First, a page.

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Are These 5 FTSE 100 Stalwarts Good Value?

LONDON -- Capital appreciation is surely the goal of many investors. One method of achieving that is to buy companies with steady earnings growth. If bought when the shares are cheap, two drivers could move the share price up:

  • growth in earnings, and
  • an upwards P/E re-rating.

Highly successful fund manager Peter Lynch classified steady growers as stalwarts, which he typically traded for 20% to 50% share-price gains. But, whether buying for gains like that or holding for the longer term, we need to know if reliable earnings growth can continue, and whether the shares are cheap.

Seeking durable growth
Not all companies achieve stable growth as you can see by the aggregate performance of those in London's premier FTSE 100 index, where the compound annual earnings-growth rate has been just 0.7% over the last five years:

Year to June







FTSE 100 index







Aggregate earnings per share







Consistent, cash flow-backed growth in profits is a promising characteristic in today's markets so, for this series, I'm examining firms with annual earnings growth between 4% and 20% (you can see all of the companies I've covered so far on this page).

Over the last few weeks, I've looked at Tate & Lyle (LSE: TATE.L  ) , BAE Systems (LSE: BA.L  ) , Bunzl (LSE: BNZL.L  ) , SABMiller (LSE: SAB.L  ) and Imperial Tobacco Group (LSE: IMT.L  ) . Let's look at how each of them scored against my five earnings growth and valuation criteria (each score in the chart is out of a maximum five):



















Outlook and current trading






Enterprise value/free cash flow












Total (out of 25)






There is good industry diversification available from this group of stalwarts.

Food additives
Tate & Lyle uses large-scale manufacturing plants fitted with innovative technology to turn raw materials into ingredients that add taste, texture, nutrition, and increased functionality to products used by millions worldwide. Although known by many for its consumer products such as Splenda and Lyle's Golden Syrup, the firm actually generates around 75% of revenue from supplying additives for the food and beverage-manufacturing sector.

Aerospace & defense
Global defense, aerospace, and security company BAE Systems employs around 93,500 people worldwide. Its products and services include air, land, and naval forces requirements such as advanced electronics, security, information technology, and support services. In effect, the company supplies many of the world's fighter planes, radar, attack missiles, warships, and munitions. Right now, the company is trying to engineer a merger with Franco-German group EADS, but it's a move that large shareholders and the British government seem to be resisting.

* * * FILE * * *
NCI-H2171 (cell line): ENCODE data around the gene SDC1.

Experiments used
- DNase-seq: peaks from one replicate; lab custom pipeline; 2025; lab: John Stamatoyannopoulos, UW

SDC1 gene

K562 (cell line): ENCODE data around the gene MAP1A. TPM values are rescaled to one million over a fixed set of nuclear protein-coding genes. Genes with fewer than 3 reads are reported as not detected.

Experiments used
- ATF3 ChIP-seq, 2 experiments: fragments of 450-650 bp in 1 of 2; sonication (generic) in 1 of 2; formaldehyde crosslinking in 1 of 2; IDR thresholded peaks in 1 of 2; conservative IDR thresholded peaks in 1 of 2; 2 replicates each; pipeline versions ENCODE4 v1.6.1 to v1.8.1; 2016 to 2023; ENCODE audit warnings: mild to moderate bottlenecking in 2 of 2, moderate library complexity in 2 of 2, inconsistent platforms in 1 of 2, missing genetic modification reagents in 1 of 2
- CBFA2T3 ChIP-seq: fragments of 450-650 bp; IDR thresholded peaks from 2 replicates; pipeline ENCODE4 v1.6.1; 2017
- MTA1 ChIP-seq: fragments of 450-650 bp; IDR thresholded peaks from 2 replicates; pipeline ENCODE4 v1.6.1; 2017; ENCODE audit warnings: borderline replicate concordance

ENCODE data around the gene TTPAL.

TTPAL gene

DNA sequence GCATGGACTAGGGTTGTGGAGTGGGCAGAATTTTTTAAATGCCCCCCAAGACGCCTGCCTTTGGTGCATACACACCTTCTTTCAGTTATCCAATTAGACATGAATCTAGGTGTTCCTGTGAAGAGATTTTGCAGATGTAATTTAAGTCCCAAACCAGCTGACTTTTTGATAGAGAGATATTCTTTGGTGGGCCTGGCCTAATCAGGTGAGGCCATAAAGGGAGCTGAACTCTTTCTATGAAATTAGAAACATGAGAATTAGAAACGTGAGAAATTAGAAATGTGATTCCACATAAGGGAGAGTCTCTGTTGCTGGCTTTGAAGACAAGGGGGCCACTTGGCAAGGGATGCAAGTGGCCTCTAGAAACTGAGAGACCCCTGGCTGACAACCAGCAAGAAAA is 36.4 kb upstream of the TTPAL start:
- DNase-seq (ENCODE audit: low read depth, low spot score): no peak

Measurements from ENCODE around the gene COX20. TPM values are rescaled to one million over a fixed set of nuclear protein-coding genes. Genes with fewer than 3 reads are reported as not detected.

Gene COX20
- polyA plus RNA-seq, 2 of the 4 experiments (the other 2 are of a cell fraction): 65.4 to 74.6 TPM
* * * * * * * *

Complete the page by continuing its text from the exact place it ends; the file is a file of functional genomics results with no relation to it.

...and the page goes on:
Bunzl has created an efficient distribution chain to get the consumables that businesses use, rather than sell, to where they are needed. It supplies companies with things like food packaging, disposable tableware, and catering equipment, cleaning and hygiene supplies, guest amenities, personal protection equipment, packaging, and healthcare consumables. North America provides 54% of revenue, Europe 21%, U.K. & Ireland 20%, and the rest of the world 5%. Its good business has generated a steadily rising earnings stream that has not been overlooked by investors.

SABMiller describes itself as one of the world's leading brewers with more than 200 beer brands and some 70,000 employees in over 75 countries. It also has a growing business in soft drinks and claims to be one of the largest bottlers of Coca-Cola products. Brits might be familiar with the firm's popular Miller Lite and Grolsch brands. The company enjoys strong positions in both emerging and developed markets worldwide. I reckon beer drinking can be almost as addictive as tobacco smoking, so there's likely to be a steady stream of repeat business. If SAB can keep converting those revenue streams to cash flow and profits, it's unlikely to lose its Stalwart credentials any time soon.

Die-hard European smokers stand alongside worldwide puffers to stuff Imperial Tobacco's and governments' coffers. The company is shipping cigarettes to more than 160 countries worldwide. Its cash-generative business is reflected in the healthy looking dividend. If Imperial can keep converting demand into cash, as it has been, the prospects of continued earnings growth seem promising despite the escalating drag of anti-smoking legislation.

Further ideas for capital gains
Those five shares have been among the several steady-earnings-growing stalwarts trading on the London stock exchange and, if growth continues, each has the potential to deliver significant capital appreciation when purchased at sensible prices.

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Kevin Godbold does not own shares in any of the above companies. The Motley Fool has a disclosure policy.
We Fools may not all hold the same opinions, but we all believe that considering a diverse range of insights makes us better investors. Try any of our Foolish newsletter services free for 30 days.

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